Brokerage Deutsche Bank said that the Indian government must convert Vodafone Idea’s debt into equity by merging it with state-run Bharat Sanchar Nigam (BSNL) in a bid to save the struggling telco from going bankrupt. The government can then provide Vodafone Idea with a clear commercial mandate based on profitability targets and incentives.
India’s Supreme Court last week ruled out any relief on its huge adjusted gross revenue (AGR) dues. The telco, which has said that reduction in AGR dues is the key factor to ensure its viability, is now considering filing a review petition in the Supreme Court.
“…the only viable solution is for the government to recapitalise Vi by converting its debt into equity, preferably while merging it with BSNL, and then providing it a clear commercial mandate based on profitability targets and incentives,” the brokerage said in a note.
“Should this happen, Vi shareholders would be heavily diluted, as government debt is roughly six times the current market cap. But such a solution might be an acceptable outcome to shareholders, with a $20 billion enterprise value feasible and non-dilutive…the alternative appears to be either bankruptcy or permanent over-management of the sector,” analysts at Deutsche Bank said.
The vast majority of Vodafone Idea’s debt is spectrum and AGR obligations, and the company will need to take on 5G spectrum at some point.
Vodafone Idea owes the Indian government over $20 billion in AGR and deferred spectrum payment dues. Its net debt stood at $24.32 billion, and its cash balance was just $47.3 million in the quarter ended March 2021.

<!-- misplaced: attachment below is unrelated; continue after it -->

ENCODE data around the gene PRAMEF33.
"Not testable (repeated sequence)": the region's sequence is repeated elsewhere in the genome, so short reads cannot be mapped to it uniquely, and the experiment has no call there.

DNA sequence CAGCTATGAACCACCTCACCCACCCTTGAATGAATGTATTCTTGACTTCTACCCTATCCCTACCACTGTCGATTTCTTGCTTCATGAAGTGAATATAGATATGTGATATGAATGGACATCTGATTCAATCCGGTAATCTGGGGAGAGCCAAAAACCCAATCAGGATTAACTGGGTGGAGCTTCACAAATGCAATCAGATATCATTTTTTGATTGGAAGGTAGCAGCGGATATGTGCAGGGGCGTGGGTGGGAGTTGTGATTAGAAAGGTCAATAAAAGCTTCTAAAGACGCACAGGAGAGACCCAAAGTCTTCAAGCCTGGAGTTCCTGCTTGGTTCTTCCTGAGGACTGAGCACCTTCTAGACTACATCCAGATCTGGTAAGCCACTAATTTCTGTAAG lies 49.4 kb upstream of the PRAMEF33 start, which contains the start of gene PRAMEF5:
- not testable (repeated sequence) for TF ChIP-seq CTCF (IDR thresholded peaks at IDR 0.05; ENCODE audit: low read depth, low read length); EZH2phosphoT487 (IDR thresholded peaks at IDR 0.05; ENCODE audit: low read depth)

Deutsche Bank termed India as the most painful market for telecom companies.
“A long history of extracting as much as possible from the sector has left a legacy of repeated business failures – including the largest bankruptcy in Indian corporate history, Reliance Communications. That is likely to be trumped by Vodafone Idea,” analysts at the brokerage said.
Private investors are not likely to save the company, given successive governments seeing telecom capital as something to target, analysts added. “It [government] needs to make a call, (either) state control of Vi or duopoly, as the alternative appears to be bankruptcy, as private investors are extremely unlikely to save the company,” they added.
Vodafone Idea’s co-promoters, UK’s Vodafone Group Plc and the Aditya Birla Group, own 44.39% and 27.66%, respectively. Both co-promoters are now open to the option of doing away with a majority stake in Vodafone Idea or even transfer control to a strategic investor.
“VIL may be able to raise money through monetization of a few assets, but we doubt if the amount will be adequate to cover for its annual commitment against long-term liabilities related to AGR dues and spectrum,” analysts at Kotak Institutional Equities said in a separate note.
Kotak said that the telecom operator might require another moratorium from the government on spectrum payments, a material reduction in license fees and spectrum usage charges, coordinated tariff hike in the industry and capital raise and asset monetization to sustain in the highly competitive market.
The telco’s cash flows are likely to fall short by at least $3.1 billion in FY2023, given an AGR instalment of Rs 9,000 crore ($1.2 billion), spectrum payments of Rs 15,900 crore ($2.15 billion), an interest cost of Rs 2,500 crore ($338 million) on the non-government borrowings and low run-rate of capital expenditure at Rs 6,200 crore ($838 million), Kotak said in its analysis.
Vodafone Idea’s management and its promoters group are currently in talks with five investors, both strategic and financial, including three US-based funds. The talks revolve around selling a combination of Vodafone Idea shares and convertibles to raise money. The Indian government recently approved a proposal from Vodafone Idea for an investment of up to Rs15,000 crore ($2.03 billion) through the foreign direct investment (FDI) route.